5. Maundy Thursday gets its name from the new commandment (Lat. mandatum) Jesus gave in John 13:34.
  6. References to Maundy Thursday appear as early as Justin Martyr’s First Apology (c. 155–157) and Hippolytus’ liturgy (second century).
  7. The day was officially recognized as a Holy Day in AD 393 by the Council of Hippo.
  8. At a typical Maundy Thursday service, attendees confess their sins to God and take communion together. Some churches also include foot-washing, stripping the church’s decor, and Tenebrae (or extinguishing candles).

Does your church celebrate Maundy Thursday? If not, do you think it should? Discuss in the comments below.

***

Don’t miss this month’s free book: A Theology of Matthew.

 

Works Cited

Provance, Brett Scott.  Pocket Dictionary of Liturgy & Worship, The IVP Pocket Reference Series (Downers Grove, IL: IVP Academic, 2009), 85.

Cross, F.L. and Elizabeth A. Livingstone, eds., The Oxford Dictionary of the Christian Church (Oxford;  New York: Oxford University Press, 2005), 1065.

Gregg, Larry D. “Maundy Thursday,” ed. David Noel Freedman, Allen C. Myers, and Astrid B. Beck, Eerdmans Dictionary of the Bible (Grand Rapids, MI: W.B. Eerdmans, 2000), 874.

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Working in the church (salaried or not) is a huge honor. Nothing’s better than sharing the gospel with people and teaching the truth of God’s Word.

Administration is a huge part of church ministry, and budgeting a big part of administration—an area not everyone is skilled in.

Get a free guide for building a predictable church budget.

Whether you oversee the whole church budget or just one part, know budgets like the back of your hand or are just building one, there are a few keys to making your church budget predictable.  

We’ve created this free guide that takes you through five easy steps to build a budget uniquely contoured to your ministry’s needs:

  • Find your “why”—the goals your budget will help you reach
  • Assess your current expenses
  • Envision future ministry opportunities
  • Cultivate a more reliable income stream
  • Thank those who give to your ministry

Leading with a predictable budget could allow you to take ministry goals from “maybe someday” to “maybe next month.” Imagine what you could accomplish with a predictable budget and bandwidth to dream big. That’s what this guide will help you do.

***

Download your free guide and get started on your new church budget today.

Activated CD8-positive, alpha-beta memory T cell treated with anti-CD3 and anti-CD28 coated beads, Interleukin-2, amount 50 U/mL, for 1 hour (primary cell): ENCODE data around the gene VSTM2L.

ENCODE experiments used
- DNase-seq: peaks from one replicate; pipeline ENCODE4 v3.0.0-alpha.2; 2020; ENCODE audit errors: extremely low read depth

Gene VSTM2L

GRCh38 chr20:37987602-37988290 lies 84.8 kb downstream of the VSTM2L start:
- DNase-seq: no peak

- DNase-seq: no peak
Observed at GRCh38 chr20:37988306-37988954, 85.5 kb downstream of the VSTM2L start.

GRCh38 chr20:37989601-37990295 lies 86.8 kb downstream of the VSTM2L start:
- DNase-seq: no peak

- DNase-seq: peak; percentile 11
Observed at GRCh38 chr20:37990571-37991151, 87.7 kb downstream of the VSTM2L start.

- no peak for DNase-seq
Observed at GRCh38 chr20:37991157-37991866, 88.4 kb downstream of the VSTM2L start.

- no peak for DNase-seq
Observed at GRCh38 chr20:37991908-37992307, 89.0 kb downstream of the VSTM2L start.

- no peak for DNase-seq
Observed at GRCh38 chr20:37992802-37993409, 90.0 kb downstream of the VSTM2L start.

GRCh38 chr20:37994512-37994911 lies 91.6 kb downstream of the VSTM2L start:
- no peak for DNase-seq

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Creating your media presentations with Faithlife Proclaim is even faster with our latest feature update: Suggested Media.

Faithlife Proclaim can now automatically suggest media to add to your presentation based on the season.

In fact, it takes into account:

  • Upcoming events in your Faithlife Church calendar
  • Current funds from your Faithlife Giving account
  • Curated seasonal media from Proclaim, like announcements about graduations or Independence Day
Here’s a step-by-step guide to using the Suggested Media feature:

Click the green banner or go to Media > Suggested Items to get started.

Proclaim will suggest media like:

  • Announcements from events in your church calendar
  • Seasonal and upcoming holidays
  • Dynamic online giving slides use your church’s Giving account to show your towards a fund-raising goal
  • Directions for how to get to your church’s automatic Faithlife bulletin

Hover over the media to see what it looks like and where the media will be added in your presentation, such as the Warm-up for countdown media. Some items will be added in multiple places, such and Pre- and Post-service loops for announcements, so you’ll only have to select them once.

Select the media you want to add, then and click Add Selected.

Don’t have Faithlife Proclaim yet?

If you haven’t tried Proclaim, now is a great time to start a free trial. For a month you and your whole church will get access to powerful church presentation software, plus over 14,000 Pro Media pieces (no credit card required).

P.S. If you have ideas for any Proclaim features or fixes, let us know! (Join the Faithlife Proclaim group and you can post to it immediately.)

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Here are this week’s top deals, brought to you by Faithlife Ebooks. For more deals, visit our sale page or get our Free Book of the Month. Some of these deals are only good for a few days, so act fast to get these books at the sale price!

Astonished: Recapturing the Wonder, Awe, and Mystery of Life with God

Christians are far more comfortable with tips, steps, and techniques for living than we are with ruthlessly trusting God. Pastor Mike Erre calls Christians away from simplistic formulas to honest and rugged faith in the mysterious and unpredictable God of the Bible—and challenges Christians to follow him into tension, frustration, and difficulty because he wants our trust.

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  Becoming Fearless

Michelle Aguilar’s inspiring story goes beyond her victory on the TV show The Biggest Loser. Becoming Fearless is about having faith in God when you’ve lost faith in yourself. It’s an encouragement to “feel the fear” in any obstacle in life without being paralyzed by it and a reminder that the journey is even more important than the destination.